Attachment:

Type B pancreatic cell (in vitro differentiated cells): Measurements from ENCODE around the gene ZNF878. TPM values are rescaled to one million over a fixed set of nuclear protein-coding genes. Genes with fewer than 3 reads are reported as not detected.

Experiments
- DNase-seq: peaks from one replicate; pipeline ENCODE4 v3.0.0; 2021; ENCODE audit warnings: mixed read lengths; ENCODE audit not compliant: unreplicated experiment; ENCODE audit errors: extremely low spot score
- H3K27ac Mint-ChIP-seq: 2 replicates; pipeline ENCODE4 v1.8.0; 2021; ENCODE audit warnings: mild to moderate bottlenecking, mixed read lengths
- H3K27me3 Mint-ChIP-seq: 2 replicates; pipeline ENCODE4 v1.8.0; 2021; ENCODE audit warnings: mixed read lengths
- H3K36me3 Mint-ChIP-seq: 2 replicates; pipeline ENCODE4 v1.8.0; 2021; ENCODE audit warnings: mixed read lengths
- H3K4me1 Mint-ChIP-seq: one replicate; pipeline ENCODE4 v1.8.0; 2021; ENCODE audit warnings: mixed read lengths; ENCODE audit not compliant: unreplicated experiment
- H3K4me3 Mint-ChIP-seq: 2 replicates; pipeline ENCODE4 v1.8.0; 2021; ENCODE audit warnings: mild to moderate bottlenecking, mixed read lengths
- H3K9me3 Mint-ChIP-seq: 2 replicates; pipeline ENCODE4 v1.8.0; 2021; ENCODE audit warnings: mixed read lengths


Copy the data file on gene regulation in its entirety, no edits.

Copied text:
Type B pancreatic cell (in vitro differentiated cells): Measurements from ENCODE around the gene ZNF878. TPM values are rescaled to one million over a fixed set of nuclear protein-coding genes. Genes with fewer than 3 reads are reported as not detected.

Experiments
- DNase-seq: peaks from one replicate; pipeline ENCODE4 v3.0.0; 2021; ENCODE audit warnings: mixed read lengths; ENCODE audit not compliant: unreplicated experiment; ENCODE audit errors: extremely low spot score
- H3K27ac Mint-ChIP-seq: 2 replicates; pipeline ENCODE4 v1.8.0; 2021; ENCODE audit warnings: mild to moderate bottlenecking, mixed read lengths
- H3K27me3 Mint-ChIP-seq: 2 replicates; pipeline ENCODE4 v1.8.0; 2021; ENCODE audit warnings: mixed read lengths
- H3K36me3 Mint-ChIP-seq: 2 replicates; pipeline ENCODE4 v1.8.0; 2021; ENCODE audit warnings: mixed read lengths
- H3K4me1 Mint-ChIP-seq: one replicate; pipeline ENCODE4 v1.8.0; 2021; ENCODE audit warnings: mixed read lengths; ENCODE audit not compliant: unreplicated experiment
- H3K4me3 Mint-ChIP-seq: 2 replicates; pipeline ENCODE4 v1.8.0; 2021; ENCODE audit warnings: mild to moderate bottlenecking, mixed read lengths
- H3K9me3 Mint-ChIP-seq: 2 replicates; pipeline ENCODE4 v1.8.0; 2021; ENCODE audit warnings: mixed read lengths